the politest and the best instructors of mankind have always made use of. They take off from the severity of instruction, and inforce it at the same time that they conceal it. The supposing Love to be conceived immediately after the birth of Beauty; the parentage of Plenty; and the inconsistency of this passion with its self so naturally derived to it, are great master-strokes in this fable; and if they fell into good hands, might furnish out a more pleasing canto than any in Spenser.

From my own Apartment, November 4.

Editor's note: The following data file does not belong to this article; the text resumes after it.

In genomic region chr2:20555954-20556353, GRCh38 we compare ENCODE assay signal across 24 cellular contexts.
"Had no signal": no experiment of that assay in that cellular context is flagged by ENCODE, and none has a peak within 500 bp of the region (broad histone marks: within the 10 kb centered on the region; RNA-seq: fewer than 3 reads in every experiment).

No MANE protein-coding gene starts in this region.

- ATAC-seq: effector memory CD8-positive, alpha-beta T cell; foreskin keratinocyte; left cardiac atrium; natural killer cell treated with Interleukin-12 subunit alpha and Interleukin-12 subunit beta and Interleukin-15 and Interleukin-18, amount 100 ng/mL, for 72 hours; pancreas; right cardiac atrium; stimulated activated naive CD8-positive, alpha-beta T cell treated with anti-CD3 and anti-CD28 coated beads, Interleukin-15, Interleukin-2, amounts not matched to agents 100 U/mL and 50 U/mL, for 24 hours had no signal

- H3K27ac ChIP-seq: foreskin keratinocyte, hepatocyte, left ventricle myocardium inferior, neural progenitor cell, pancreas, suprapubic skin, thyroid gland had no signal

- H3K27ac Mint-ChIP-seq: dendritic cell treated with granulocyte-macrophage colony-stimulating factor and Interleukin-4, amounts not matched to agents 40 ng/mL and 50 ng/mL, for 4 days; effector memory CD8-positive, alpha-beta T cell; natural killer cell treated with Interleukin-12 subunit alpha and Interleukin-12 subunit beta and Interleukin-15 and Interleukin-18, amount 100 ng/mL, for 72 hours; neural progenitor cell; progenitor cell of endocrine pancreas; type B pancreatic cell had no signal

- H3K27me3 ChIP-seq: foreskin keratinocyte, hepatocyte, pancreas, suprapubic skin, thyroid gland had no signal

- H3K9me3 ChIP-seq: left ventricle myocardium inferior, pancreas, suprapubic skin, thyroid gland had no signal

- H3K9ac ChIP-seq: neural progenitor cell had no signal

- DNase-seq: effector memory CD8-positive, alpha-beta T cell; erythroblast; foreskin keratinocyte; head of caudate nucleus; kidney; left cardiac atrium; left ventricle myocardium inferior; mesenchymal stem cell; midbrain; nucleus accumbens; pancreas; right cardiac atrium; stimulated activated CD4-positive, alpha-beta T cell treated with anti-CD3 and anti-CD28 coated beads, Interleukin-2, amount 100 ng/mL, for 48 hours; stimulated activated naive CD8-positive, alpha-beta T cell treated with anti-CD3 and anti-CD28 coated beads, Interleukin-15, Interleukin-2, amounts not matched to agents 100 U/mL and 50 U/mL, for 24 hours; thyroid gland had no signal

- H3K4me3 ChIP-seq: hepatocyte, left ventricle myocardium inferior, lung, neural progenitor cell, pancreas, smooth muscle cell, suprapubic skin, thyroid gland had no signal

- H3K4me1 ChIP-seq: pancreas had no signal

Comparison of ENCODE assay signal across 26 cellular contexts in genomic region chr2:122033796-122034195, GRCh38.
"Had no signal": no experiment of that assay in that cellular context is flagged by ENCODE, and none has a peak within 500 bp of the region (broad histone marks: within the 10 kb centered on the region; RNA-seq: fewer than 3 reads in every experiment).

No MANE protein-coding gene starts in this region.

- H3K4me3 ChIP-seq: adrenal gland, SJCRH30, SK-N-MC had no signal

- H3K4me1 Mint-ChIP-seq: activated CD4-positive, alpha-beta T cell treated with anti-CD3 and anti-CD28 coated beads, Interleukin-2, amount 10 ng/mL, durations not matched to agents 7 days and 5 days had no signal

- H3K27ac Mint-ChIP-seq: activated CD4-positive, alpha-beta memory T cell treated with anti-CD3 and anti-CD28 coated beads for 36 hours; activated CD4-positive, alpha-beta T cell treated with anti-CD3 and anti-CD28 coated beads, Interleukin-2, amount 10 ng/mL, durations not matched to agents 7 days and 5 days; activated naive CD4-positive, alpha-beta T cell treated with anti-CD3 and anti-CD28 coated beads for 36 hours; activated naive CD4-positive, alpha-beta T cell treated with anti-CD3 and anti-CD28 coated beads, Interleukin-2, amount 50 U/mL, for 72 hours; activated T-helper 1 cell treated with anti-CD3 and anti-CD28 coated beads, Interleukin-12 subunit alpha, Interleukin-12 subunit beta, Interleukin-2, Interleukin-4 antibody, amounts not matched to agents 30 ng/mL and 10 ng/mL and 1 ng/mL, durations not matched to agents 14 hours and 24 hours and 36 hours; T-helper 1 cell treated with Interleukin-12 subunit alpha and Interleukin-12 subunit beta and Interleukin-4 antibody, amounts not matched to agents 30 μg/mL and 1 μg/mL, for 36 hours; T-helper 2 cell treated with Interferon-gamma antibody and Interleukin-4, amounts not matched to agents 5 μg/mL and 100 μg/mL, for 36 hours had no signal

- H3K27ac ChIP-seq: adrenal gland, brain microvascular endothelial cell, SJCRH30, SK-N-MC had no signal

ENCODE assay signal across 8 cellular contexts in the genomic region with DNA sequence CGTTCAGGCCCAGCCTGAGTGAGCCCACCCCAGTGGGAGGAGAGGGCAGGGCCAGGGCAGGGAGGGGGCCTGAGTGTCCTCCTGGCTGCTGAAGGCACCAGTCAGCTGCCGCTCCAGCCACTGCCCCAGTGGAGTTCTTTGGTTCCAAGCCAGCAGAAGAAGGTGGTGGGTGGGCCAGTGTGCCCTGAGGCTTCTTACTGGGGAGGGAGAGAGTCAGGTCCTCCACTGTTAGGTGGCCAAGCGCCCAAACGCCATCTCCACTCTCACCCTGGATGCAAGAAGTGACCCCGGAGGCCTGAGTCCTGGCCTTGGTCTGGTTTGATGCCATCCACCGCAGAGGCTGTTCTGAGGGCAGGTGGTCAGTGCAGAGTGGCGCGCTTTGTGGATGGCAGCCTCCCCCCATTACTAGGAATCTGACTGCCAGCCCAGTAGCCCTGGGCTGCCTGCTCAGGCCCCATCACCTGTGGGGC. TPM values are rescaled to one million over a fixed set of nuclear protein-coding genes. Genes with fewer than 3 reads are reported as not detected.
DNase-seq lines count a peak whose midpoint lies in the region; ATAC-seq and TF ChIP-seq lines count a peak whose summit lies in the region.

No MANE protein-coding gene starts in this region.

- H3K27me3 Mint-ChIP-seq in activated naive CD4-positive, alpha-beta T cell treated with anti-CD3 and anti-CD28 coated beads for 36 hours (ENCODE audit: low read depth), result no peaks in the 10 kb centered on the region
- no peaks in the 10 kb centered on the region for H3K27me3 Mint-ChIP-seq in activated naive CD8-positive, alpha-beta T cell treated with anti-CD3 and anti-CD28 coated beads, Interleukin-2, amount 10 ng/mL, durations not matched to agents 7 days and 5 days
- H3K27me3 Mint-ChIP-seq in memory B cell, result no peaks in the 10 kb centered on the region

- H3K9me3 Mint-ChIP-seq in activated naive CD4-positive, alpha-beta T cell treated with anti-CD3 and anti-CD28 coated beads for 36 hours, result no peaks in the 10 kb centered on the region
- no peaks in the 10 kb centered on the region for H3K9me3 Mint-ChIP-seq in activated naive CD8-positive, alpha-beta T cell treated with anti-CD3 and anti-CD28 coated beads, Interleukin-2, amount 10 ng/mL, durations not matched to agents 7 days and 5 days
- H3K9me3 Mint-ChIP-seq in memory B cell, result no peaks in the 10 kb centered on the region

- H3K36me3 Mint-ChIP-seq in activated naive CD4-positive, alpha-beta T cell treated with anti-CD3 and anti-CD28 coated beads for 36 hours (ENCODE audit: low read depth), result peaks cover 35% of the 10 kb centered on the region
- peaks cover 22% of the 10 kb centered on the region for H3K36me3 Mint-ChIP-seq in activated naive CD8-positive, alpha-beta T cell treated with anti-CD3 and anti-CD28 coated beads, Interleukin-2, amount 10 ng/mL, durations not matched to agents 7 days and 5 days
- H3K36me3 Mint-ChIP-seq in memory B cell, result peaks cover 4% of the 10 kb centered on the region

I came home this evening in a very pensive mood; and, to divert me, took up a volume of Shakspeare, where I chanced to cast my eye upon a part in the tragedy of Richard the Third, which filled my mind with a very agreeable horror. It was the scene in which that bold but wicked prince is represented as sleeping, in his tent, the night before the battle in which he fell. The poet takes that occasion to set before him, in a vision, a terrible assembly of apparitions, the ghosts of all those innocent persons whom he is said to have murdered. Prince Edward, Henry VI., the Duke of Clarence, Rivers, Gray, and Vaughan; Lord Hastings, the two young Princes, sons to Edward IV., his own wife, and the Duke of Buckingham, rise up in their blood before him, beginning their speeches with that dreadful salutation, "Let me sit heavy on thy soul tomorrow; and concluding with that dismal sentence, "Despair and die.” This inspires the tyrant with a dream of his past guilt, and of the approaching vengeance. He anticipates the fatal day of Bosworth, fancies himself dismounted, weltering. in his own blood; and in the agonies of despair, before he is thoroughly awake, starts up with the following speech: